A line on the sea

Roque Teneguía and a line on the sea
Roque Teneguía and a line on the sea

La Palma sits in the trade winds. Most days of the year we have a stiff breeze from the northwest. That creates most of the island’s climate: the wind hits the island at Barlovento (which means “windward”) and gets flows uphill. As it rises, it cools down and forms clouds. Sometimes it rains, and Barlovento is the wettest part of the island with a metre of rain per year. By the time the cloud flows down the western side of the island, it’s less humid and it’s warming up, so the cloud evaporates. Tazacorte on the west coast is the sunniest municipality in Spain.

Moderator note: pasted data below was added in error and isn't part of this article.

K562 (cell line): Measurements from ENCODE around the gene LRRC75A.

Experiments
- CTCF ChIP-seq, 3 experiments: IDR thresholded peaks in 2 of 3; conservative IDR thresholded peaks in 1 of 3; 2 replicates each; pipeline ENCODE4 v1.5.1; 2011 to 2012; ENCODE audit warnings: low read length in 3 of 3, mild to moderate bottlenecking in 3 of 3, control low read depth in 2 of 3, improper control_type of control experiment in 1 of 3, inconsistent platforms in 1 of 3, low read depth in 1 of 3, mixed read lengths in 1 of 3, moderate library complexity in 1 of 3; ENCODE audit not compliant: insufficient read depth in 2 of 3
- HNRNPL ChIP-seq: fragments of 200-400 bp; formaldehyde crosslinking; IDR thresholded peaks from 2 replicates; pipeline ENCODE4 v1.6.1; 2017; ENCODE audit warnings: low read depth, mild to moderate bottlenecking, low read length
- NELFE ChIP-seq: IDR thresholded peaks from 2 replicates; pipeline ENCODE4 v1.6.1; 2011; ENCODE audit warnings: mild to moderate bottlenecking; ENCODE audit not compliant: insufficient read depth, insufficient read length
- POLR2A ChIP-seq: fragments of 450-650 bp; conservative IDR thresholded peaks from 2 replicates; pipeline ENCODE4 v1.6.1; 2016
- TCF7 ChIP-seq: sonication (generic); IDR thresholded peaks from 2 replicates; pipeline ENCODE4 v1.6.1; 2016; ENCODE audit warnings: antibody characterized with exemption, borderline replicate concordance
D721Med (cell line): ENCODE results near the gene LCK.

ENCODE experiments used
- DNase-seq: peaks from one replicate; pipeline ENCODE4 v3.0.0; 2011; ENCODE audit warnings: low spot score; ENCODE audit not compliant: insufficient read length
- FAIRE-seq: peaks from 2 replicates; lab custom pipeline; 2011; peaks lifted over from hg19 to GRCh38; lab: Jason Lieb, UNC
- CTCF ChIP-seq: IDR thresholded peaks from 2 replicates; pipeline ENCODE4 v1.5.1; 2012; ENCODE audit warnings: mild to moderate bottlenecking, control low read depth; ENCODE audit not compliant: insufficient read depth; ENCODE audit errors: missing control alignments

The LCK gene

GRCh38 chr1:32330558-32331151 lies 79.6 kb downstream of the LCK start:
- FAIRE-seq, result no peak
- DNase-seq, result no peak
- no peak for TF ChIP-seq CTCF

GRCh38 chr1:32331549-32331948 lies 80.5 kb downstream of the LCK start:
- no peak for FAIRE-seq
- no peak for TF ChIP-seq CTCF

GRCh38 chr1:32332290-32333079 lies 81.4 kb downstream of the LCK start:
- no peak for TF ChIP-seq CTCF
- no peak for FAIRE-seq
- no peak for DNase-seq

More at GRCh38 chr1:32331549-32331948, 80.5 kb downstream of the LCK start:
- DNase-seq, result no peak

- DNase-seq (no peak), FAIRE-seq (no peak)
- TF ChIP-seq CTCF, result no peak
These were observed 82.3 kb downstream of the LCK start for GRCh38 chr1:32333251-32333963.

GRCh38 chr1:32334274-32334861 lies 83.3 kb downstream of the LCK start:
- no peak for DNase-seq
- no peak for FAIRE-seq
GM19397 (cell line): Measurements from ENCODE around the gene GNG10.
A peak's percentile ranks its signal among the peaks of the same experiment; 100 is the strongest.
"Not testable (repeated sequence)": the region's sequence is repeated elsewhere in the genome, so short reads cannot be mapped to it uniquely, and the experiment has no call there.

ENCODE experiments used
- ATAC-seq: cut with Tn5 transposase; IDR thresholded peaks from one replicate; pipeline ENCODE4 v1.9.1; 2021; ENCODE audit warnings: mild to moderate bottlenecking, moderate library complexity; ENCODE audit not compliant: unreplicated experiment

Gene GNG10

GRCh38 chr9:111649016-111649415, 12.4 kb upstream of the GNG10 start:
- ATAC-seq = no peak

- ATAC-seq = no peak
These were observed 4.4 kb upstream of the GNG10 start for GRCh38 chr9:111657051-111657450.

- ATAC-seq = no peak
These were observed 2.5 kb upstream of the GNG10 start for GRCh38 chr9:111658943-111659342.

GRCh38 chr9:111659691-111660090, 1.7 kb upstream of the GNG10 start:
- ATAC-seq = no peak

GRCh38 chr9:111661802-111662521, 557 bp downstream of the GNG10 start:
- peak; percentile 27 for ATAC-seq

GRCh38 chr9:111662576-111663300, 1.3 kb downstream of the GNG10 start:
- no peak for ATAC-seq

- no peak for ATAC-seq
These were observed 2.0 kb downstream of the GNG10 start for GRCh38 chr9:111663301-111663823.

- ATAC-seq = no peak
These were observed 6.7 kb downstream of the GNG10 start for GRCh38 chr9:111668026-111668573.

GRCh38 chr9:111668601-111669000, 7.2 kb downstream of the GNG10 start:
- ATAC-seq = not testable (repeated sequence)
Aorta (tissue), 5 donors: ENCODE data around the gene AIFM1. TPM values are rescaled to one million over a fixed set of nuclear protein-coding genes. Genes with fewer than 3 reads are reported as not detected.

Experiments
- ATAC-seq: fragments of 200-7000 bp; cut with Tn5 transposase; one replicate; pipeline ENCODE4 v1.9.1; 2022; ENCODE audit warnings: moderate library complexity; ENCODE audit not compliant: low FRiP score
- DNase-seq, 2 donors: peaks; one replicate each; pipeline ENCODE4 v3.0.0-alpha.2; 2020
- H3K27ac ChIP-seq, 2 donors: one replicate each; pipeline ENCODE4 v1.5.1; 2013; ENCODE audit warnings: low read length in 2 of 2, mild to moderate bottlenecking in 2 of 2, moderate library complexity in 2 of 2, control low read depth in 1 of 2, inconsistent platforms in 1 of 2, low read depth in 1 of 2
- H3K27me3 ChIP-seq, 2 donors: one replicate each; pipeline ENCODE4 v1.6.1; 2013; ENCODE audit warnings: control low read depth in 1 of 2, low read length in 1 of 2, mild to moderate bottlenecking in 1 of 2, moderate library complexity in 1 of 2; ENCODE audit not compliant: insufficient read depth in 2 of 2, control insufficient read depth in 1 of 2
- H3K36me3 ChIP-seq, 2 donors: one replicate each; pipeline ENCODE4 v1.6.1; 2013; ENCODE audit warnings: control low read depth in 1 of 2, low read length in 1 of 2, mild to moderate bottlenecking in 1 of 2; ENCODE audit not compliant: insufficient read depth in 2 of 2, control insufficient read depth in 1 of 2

The west of the island is also less windy, because the mountains form a giant wind break. This extends offshore. Sometimes, near the southern tip of the island, you can see a line in the sea. On one side you have the rougher water churned up by the trade winds; on the other, smoother water in the lee of the island.

By the way, the big, pale outcrop in the photograph is Roque Teneguía. More on that soon.

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